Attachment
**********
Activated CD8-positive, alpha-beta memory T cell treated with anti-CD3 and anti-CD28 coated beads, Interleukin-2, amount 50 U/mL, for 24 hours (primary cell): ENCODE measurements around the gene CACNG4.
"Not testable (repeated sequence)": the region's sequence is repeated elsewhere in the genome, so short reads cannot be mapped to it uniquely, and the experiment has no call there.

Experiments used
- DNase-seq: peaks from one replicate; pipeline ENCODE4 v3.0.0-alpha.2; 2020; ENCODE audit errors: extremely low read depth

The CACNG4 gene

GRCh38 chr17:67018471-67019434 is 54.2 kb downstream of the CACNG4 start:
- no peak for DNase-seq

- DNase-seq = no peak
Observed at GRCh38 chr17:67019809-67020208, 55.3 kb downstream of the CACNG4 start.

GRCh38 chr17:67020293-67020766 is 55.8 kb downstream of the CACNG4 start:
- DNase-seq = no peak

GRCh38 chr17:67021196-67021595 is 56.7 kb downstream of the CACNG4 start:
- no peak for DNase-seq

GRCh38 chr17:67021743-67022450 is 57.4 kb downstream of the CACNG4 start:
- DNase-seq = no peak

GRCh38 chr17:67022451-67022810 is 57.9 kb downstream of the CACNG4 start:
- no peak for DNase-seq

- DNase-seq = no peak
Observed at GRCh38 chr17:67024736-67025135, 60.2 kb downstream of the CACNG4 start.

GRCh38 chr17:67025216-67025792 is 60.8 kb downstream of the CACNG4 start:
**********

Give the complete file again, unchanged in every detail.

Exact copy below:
Activated CD8-positive, alpha-beta memory T cell treated with anti-CD3 and anti-CD28 coated beads, Interleukin-2, amount 50 U/mL, for 24 hours (primary cell): ENCODE measurements around the gene CACNG4.
"Not testable (repeated sequence)": the region's sequence is repeated elsewhere in the genome, so short reads cannot be mapped to it uniquely, and the experiment has no call there.

Experiments used
- DNase-seq: peaks from one replicate; pipeline ENCODE4 v3.0.0-alpha.2; 2020; ENCODE audit errors: extremely low read depth

The CACNG4 gene

GRCh38 chr17:67018471-67019434 is 54.2 kb downstream of the CACNG4 start:
- no peak for DNase-seq

- DNase-seq = no peak
Observed at GRCh38 chr17:67019809-67020208, 55.3 kb downstream of the CACNG4 start.

GRCh38 chr17:67020293-67020766 is 55.8 kb downstream of the CACNG4 start:
- DNase-seq = no peak

GRCh38 chr17:67021196-67021595 is 56.7 kb downstream of the CACNG4 start:
- no peak for DNase-seq

GRCh38 chr17:67021743-67022450 is 57.4 kb downstream of the CACNG4 start:
- DNase-seq = no peak

GRCh38 chr17:67022451-67022810 is 57.9 kb downstream of the CACNG4 start:
- no peak for DNase-seq

- DNase-seq = no peak
Observed at GRCh38 chr17:67024736-67025135, 60.2 kb downstream of the CACNG4 start.

GRCh38 chr17:67025216-67025792 is 60.8 kb downstream of the CACNG4 start: